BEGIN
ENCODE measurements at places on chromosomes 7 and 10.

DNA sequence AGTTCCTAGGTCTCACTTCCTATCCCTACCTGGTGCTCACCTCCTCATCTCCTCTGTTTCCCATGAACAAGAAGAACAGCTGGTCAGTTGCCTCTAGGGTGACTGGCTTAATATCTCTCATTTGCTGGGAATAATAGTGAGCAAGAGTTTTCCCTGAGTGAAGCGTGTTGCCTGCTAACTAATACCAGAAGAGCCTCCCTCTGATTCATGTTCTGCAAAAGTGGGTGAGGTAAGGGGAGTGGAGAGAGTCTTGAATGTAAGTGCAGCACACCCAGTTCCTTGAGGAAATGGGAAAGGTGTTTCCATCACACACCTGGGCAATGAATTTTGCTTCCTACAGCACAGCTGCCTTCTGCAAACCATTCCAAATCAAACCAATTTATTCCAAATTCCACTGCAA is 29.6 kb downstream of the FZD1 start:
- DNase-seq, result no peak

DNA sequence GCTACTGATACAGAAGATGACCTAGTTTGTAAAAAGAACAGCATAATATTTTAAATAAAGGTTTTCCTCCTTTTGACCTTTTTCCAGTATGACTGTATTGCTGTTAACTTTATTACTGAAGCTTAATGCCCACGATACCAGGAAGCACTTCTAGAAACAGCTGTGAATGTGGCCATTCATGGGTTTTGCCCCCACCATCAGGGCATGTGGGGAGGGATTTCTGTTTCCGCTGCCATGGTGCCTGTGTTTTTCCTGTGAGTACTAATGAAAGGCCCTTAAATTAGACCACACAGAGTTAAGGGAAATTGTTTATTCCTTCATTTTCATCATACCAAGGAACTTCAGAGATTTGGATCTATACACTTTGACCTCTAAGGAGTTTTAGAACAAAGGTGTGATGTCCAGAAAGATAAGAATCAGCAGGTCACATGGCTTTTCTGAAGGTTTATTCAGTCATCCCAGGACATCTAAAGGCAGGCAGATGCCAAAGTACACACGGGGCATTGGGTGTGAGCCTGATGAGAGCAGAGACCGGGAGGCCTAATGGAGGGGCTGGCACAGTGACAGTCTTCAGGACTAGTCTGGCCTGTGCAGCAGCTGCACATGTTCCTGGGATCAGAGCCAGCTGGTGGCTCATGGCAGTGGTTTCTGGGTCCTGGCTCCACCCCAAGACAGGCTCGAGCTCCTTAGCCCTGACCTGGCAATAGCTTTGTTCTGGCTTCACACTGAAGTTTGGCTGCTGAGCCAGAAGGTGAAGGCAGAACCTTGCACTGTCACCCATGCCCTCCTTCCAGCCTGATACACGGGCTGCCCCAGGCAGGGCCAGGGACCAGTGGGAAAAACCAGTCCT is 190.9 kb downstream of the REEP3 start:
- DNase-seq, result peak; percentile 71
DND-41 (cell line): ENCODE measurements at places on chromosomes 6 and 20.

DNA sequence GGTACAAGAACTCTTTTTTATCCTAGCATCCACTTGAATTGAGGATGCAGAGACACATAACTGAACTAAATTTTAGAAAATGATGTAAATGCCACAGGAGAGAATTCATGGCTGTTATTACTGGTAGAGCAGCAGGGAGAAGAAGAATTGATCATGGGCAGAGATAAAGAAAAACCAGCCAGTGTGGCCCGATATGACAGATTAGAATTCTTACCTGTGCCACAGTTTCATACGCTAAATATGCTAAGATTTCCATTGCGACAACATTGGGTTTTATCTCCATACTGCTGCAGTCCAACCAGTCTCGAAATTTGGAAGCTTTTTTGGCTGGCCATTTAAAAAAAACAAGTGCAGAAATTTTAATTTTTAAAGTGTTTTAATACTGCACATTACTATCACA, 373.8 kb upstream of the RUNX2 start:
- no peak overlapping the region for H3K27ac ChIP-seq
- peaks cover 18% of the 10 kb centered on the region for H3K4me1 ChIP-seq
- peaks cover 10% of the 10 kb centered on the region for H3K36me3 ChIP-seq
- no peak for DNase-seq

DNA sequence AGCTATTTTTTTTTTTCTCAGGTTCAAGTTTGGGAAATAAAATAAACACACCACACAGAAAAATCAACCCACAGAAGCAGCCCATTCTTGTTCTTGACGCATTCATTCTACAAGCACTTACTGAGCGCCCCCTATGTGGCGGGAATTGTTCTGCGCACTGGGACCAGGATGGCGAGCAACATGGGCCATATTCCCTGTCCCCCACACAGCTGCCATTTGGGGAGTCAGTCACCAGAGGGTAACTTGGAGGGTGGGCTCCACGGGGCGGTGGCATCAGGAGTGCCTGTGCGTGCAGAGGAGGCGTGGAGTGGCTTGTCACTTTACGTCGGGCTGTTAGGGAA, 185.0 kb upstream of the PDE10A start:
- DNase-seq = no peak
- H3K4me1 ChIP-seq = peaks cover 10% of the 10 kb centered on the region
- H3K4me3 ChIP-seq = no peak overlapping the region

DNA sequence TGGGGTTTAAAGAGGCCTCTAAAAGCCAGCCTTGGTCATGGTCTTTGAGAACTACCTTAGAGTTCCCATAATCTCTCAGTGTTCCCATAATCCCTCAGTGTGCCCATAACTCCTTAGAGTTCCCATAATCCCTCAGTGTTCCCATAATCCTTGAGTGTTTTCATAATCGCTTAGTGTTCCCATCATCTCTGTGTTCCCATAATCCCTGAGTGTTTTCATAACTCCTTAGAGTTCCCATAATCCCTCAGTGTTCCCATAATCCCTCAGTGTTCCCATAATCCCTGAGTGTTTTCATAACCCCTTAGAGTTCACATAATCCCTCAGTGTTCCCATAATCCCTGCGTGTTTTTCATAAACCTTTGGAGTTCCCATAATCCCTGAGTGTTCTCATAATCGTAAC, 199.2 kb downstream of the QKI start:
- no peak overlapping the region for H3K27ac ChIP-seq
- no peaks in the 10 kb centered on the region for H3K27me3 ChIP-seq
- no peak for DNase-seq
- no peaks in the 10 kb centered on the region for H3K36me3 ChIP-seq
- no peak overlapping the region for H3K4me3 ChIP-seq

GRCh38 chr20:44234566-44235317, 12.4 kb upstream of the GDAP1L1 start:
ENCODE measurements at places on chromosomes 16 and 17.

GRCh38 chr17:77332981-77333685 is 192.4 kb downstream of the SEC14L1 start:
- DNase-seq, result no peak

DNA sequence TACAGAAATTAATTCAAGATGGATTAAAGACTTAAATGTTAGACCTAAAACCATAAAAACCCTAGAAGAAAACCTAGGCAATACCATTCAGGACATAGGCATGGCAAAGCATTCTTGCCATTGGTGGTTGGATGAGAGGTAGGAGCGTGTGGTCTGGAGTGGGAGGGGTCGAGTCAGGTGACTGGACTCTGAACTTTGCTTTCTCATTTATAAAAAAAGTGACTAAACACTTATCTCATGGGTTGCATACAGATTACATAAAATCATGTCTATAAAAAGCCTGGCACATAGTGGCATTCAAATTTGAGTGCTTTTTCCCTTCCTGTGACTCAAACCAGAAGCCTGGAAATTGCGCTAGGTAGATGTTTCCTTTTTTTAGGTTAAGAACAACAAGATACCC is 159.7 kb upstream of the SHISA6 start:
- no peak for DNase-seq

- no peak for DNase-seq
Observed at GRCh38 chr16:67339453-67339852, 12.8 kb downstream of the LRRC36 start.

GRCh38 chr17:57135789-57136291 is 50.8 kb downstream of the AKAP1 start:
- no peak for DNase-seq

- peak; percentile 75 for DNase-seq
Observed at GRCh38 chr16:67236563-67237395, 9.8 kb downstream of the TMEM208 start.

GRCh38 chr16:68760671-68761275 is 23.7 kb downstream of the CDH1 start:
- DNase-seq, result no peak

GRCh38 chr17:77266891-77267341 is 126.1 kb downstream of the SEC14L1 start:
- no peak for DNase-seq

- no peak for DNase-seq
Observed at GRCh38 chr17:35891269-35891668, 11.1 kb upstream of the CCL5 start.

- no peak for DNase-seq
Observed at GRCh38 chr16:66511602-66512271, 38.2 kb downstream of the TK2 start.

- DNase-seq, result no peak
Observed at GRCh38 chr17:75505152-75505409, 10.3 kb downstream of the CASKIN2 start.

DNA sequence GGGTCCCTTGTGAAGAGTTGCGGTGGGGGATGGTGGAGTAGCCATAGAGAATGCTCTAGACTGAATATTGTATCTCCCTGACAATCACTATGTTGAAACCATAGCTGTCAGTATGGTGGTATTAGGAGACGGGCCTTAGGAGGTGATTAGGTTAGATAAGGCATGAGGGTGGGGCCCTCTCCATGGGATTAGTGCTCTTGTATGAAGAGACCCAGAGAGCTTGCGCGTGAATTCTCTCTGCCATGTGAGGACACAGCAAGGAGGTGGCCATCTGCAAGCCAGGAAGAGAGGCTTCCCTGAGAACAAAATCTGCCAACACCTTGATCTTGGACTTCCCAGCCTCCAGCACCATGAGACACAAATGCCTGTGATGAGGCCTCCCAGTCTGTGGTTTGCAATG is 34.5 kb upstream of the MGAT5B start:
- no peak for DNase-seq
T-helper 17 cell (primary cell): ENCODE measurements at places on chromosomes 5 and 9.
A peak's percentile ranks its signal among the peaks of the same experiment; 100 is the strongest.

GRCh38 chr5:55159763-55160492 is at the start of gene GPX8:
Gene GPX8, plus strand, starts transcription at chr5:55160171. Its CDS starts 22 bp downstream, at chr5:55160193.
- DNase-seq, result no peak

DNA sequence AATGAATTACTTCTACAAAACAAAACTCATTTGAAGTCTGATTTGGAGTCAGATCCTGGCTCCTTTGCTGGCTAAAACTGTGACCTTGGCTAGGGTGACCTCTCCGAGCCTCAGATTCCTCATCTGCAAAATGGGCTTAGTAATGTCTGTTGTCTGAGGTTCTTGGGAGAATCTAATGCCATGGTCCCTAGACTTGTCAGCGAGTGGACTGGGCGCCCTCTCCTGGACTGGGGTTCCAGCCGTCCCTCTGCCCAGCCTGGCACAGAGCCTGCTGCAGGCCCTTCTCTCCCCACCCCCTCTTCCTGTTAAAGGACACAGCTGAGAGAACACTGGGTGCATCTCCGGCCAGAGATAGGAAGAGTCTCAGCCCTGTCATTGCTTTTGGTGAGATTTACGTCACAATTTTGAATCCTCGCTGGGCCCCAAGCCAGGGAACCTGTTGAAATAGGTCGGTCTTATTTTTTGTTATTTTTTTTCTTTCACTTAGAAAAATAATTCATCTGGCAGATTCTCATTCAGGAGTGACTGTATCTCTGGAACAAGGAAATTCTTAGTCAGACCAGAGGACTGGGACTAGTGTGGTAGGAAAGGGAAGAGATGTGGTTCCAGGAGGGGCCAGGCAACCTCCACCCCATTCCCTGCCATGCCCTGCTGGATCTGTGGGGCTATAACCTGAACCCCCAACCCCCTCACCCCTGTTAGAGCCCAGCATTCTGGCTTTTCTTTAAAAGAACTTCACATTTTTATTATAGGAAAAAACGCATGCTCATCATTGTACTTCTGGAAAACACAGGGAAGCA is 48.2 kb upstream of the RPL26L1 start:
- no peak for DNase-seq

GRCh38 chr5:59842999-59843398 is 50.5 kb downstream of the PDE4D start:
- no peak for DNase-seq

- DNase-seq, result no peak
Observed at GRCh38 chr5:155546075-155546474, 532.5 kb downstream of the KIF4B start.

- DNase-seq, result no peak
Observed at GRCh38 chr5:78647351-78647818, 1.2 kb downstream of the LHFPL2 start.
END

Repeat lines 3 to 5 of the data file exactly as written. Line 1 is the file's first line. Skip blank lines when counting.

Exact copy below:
- DNase-seq, result no peak

DNA sequence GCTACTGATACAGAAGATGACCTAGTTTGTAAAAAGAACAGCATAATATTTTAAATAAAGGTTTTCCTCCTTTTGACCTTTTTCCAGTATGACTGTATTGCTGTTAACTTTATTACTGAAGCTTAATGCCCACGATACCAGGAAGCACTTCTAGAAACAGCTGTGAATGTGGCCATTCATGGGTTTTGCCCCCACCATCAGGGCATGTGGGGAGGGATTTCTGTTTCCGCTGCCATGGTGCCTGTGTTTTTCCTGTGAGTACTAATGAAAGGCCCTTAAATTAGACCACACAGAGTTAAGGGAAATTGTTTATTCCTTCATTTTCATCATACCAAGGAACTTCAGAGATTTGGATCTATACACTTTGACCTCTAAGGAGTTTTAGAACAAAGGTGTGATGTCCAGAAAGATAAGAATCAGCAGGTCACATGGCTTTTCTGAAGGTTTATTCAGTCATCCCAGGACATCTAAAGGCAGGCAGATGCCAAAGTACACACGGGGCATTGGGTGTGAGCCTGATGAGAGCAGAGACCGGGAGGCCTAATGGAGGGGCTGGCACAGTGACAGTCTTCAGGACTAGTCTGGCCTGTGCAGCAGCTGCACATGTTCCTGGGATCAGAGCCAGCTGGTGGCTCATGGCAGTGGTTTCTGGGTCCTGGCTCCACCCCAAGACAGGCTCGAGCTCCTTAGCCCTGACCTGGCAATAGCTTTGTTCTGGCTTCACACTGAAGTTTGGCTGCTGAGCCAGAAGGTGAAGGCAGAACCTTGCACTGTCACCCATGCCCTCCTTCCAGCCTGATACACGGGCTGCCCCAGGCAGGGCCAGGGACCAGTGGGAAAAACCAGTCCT is 190.9 kb downstream of the REEP3 start:
- DNase-seq, result peak; percentile 71